Now, had I been anything but a preposterous ass, my answer would have been different; but then I was not myself, and I could not help noticing how tenderly her finger traced out those two letters F. S., so I laughed rather brutally and answered:

    "Follow the instinct of your sex and stick to the Paris hats and things."

    I heard her breath catch, and turning away, she began to flutter the pages of the book upon the table.

    "And you were always so clever at guessing, weren't you?" she said after a moment, keeping her face averted.

    "At least it has saved your explaining the situation, and you should be thankful for that."

    The book slipped suddenly to the ground and lay, all unheeded, and she began to laugh in a strange, high key. Wondering, I took a step toward her; but as I did so she fled from me, running toward the house, never stopping or slackening speed, until I had lost sight of her altogether.

    Thus the whole miserable business had befallen, dazing me by its very suddenness like a "bolt from the blue." I had returned to the 'Three Jolly Anglers,' determined to follow the advice of the Duchess and return to London by the next train. Yet, after passing a sleepless night, here I was sitting in my old place beneath the alders pretending to fish.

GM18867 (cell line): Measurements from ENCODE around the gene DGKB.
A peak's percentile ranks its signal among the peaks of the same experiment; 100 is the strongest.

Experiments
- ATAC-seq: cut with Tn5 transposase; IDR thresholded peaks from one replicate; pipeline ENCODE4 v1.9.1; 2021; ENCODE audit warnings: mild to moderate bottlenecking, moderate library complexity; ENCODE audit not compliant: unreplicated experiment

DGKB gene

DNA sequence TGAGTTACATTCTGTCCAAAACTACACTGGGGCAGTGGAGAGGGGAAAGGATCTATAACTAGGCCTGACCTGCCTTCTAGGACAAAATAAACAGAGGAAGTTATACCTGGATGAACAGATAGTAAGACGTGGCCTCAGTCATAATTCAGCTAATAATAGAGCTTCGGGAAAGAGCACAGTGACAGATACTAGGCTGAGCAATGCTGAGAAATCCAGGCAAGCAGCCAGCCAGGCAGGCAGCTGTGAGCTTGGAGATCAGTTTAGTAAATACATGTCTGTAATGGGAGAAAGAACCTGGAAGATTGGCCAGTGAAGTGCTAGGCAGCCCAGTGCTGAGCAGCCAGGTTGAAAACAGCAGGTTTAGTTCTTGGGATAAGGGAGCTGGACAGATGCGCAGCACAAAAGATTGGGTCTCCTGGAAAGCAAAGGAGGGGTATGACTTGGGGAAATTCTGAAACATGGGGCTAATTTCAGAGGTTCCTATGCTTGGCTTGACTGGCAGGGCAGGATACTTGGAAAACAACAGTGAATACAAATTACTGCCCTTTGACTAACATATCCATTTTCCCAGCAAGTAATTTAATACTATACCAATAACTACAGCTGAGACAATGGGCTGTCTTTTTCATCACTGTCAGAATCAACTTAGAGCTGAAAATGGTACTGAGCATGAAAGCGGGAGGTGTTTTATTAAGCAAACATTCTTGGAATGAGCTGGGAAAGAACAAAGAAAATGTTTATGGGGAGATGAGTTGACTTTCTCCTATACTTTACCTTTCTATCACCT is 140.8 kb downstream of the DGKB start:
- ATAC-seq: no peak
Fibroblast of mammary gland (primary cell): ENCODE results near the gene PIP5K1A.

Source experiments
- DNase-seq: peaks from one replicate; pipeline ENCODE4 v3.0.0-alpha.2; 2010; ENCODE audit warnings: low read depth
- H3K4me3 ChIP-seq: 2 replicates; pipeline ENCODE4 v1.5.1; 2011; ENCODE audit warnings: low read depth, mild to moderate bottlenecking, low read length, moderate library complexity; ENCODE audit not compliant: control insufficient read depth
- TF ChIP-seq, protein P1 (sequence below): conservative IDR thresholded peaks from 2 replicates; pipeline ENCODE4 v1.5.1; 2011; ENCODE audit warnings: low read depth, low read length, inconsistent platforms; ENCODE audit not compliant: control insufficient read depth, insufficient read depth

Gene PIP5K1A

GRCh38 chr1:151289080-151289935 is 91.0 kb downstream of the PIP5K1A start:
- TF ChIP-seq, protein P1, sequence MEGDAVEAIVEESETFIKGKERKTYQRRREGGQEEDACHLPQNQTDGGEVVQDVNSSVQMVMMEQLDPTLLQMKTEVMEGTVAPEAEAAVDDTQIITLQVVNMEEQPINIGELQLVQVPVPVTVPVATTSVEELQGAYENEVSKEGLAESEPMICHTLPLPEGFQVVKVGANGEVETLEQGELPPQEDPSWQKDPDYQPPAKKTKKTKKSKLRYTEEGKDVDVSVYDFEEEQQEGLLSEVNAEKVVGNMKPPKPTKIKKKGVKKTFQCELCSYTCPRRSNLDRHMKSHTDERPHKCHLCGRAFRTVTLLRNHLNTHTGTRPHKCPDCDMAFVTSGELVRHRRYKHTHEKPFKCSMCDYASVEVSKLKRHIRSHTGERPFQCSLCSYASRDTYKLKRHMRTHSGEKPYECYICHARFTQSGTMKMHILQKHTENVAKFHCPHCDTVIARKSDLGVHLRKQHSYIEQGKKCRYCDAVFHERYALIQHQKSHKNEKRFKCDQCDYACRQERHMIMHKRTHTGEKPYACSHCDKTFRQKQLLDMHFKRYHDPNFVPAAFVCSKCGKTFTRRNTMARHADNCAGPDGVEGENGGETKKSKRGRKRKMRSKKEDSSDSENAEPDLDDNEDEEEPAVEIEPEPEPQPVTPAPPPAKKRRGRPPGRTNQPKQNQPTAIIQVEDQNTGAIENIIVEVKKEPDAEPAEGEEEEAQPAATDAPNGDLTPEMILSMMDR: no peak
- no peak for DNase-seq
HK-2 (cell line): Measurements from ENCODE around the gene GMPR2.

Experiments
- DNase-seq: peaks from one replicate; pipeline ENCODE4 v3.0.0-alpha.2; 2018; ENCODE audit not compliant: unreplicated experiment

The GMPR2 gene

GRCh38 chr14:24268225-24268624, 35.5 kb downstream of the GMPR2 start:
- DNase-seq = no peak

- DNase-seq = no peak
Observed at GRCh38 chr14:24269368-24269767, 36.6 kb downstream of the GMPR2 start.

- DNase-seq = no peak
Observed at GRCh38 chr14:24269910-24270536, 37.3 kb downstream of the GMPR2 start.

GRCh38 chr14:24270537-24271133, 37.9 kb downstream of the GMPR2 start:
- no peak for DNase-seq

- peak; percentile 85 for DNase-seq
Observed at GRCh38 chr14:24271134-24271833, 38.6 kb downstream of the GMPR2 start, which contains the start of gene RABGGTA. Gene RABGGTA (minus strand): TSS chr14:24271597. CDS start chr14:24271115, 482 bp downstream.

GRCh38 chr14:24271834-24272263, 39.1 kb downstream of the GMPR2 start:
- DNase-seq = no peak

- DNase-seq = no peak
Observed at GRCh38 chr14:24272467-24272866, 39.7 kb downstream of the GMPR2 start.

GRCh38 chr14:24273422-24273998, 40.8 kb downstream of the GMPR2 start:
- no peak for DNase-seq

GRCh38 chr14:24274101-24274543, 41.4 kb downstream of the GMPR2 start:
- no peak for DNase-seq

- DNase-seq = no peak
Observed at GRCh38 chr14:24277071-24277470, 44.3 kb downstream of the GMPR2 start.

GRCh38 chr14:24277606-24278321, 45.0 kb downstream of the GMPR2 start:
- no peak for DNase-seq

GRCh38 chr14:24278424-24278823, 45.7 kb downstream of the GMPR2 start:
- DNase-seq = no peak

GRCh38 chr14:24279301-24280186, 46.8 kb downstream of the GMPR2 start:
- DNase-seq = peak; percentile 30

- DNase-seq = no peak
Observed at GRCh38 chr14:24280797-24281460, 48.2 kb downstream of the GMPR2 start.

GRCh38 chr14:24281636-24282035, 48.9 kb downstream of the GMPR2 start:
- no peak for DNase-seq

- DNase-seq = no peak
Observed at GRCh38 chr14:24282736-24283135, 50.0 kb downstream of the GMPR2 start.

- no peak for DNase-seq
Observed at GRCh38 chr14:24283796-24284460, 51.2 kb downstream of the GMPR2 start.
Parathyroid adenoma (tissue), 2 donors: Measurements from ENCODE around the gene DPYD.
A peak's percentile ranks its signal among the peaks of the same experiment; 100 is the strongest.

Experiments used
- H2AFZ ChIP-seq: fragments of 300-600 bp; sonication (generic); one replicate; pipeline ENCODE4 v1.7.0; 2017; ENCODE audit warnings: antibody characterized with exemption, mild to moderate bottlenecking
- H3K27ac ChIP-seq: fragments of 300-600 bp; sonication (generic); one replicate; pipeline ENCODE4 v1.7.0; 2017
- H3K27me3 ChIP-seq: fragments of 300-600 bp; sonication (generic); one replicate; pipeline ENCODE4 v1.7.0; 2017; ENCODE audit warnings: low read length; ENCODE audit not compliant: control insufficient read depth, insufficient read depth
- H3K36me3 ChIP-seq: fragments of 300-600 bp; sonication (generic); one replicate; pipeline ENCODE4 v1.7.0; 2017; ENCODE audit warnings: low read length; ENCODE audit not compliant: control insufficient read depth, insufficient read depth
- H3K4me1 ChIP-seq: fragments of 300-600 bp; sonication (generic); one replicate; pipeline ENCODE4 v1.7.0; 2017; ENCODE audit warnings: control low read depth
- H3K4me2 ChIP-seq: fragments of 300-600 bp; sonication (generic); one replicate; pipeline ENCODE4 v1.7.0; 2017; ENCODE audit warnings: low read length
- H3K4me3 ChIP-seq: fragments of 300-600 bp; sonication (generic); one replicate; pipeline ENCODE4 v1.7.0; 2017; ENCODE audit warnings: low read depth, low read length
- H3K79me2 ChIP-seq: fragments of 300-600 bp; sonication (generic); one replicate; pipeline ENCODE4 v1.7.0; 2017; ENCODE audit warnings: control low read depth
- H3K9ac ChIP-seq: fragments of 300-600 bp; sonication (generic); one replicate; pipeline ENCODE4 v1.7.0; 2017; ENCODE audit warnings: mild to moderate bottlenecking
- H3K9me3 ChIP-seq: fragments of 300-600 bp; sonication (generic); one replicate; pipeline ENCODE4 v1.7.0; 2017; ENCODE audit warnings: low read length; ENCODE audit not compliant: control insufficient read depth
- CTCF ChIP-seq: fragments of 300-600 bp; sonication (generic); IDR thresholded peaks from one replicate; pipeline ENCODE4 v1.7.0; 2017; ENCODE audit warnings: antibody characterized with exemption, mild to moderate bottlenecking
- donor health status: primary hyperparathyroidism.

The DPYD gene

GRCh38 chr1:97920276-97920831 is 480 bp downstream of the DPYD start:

The river was laughing among the reeds just as merrily as ever, bees hummed and butterflies wheeled and hovered - life and the world were very fair. Yet for once I was blind to it all; moreover, my pipe refused to "draw" - pieces of grass, twigs, and my penknife were alike unavailing.

    So I sat there, brooding upon the fickleness of womankind, as many another has done before me, and many will doubtless do after, alack!

    And the sum of my thoughts was this: Lisbeth had deceived me; the hour of trial had found her weak; my idol was only common clay, after all. And yet she had but preferred wealth to comparative poverty, which surely, according to all the rules of common sense, had shown her possessed of a wisdom beyond her years. And who was I to sit and grieve over it? Under the same circumstances ninety-nine women out of a hundred would have chosen precisely the same course; but then to me Lisbeth had always seemed the one exempt - the hundredth woman; moreover, there be times when love, unreasoning and illogical, is infinitely more beautiful than this much-vaunted common sense.

    This and much more was in my mind as I sat fumbling with my useless pipe and staring with unseeing eyes at the flow of the river. My thoughts, however, were presently interrupted by something soft rubbing against me, and looking down, I beheld Dorothy's fluffy kitten Louise. Upon my attempting to pick her up, she bounded from me in that remarkable sideways fashion peculiar to her kind, and stood regarding me from a distance, her tail straight up in the air and her mouth opening and shutting without a sound. At length having given vent to a very feeble attempt at a mew, she zig-zagged to me, and climbing upon my knee, immediately fell into a purring slumber.